Wednesday, December 7, 2022

VIDEO: Charles Tillman Is Predictably Awesome In Speech To Bears Rookies


The Chicago Bears have had a somewhat frosty relationship with their alum for the longest time. They used to invite team legends to Halas Hall and Soldier Field all the time. Then somewhere over the past decade, that stopped. Head coach Matt Eberflus made it one of his missions to change that. He wanted to restore the connection between the franchise and its greats, so he began reaching out, asking certain names to come in on tours and make speeches. One of the first was Charles Tillman.

Arguably the best cornerback in Bears history, the man is affectionately known as “Peanut” was part of the last great era of football in this city from 2005 to 2012. He also has experience playing in the type of defense Eberflus plans to install moving forward. So he was a natural choice to speak with the incoming rookie class about what they can expect in this town, what is expected of them, and what it will take to be great.

One overarching theme of his message was daring to be different.

“I’ll share this quote with you. ‘Differences are what make champions. Not similarities.’ Whatever you can do to help this team win, you need to have that mindset right now. If you want to attain and be part of something special, which is what is in this room? You gotta think differently, and that starts right now.”

Charles Tillman kept things as authentic as possible.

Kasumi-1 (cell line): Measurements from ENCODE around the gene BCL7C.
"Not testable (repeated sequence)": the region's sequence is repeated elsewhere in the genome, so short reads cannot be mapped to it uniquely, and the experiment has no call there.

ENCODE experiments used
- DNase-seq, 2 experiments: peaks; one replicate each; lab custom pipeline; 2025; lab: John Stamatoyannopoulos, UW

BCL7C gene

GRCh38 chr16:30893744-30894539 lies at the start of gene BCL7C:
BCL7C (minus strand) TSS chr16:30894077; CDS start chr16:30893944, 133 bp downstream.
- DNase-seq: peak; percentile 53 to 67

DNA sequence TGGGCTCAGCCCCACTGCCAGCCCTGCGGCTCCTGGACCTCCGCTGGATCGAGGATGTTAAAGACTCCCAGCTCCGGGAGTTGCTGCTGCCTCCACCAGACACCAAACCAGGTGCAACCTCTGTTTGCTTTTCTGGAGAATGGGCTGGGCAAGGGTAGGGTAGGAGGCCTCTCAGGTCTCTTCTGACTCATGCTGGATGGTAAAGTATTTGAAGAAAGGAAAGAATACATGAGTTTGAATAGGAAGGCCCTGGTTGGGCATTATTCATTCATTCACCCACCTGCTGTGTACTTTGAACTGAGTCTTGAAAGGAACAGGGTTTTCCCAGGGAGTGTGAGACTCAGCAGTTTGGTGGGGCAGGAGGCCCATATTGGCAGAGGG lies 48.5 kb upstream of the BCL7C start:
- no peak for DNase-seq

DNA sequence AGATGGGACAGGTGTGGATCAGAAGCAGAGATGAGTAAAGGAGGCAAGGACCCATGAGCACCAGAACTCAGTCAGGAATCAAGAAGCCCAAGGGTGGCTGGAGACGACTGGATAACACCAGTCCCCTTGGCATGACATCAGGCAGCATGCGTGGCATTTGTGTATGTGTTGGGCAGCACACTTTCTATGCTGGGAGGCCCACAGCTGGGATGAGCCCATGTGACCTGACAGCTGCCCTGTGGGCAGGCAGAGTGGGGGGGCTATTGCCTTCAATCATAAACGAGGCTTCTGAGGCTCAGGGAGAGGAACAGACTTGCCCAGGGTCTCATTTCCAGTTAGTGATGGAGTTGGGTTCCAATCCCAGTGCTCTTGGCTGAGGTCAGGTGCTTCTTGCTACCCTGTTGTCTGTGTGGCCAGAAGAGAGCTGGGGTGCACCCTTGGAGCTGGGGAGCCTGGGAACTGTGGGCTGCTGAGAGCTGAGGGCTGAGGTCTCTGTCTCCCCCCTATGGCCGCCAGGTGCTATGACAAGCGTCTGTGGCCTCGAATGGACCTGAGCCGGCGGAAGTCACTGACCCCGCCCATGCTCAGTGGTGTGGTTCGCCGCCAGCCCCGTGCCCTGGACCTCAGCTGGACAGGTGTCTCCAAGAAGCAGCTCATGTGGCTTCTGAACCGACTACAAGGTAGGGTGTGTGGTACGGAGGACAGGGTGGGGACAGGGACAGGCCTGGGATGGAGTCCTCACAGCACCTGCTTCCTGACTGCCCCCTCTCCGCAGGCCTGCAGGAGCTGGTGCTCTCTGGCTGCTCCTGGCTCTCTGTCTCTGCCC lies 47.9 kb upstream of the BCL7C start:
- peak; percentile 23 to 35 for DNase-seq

He made it clear to the rookies that what they encountered in college would pale in comparison to Sundays. They’re getting ready to play against grown men. If they want to earn respect in this league, they better be prepared to work hard. Dig into that playbook and learn what they have to do on every single snap. It’ll also earn the love and adoration of fans. They aren’t stupid. They can tell which players take this seriously and which ones don’t.

Nobody understands this better than Charles Tillman. He realized that he couldn’t be a traditional cornerback upon getting to the NFL. He didn’t have the speed for coverage as others did. So he adjusted his game, inventing a new style of play that centered around attacking the football after the catch. After 45 forced fumbles in his career, it’s safe to say he made the right decision. Now he’s encouraging the next generation to do the same.

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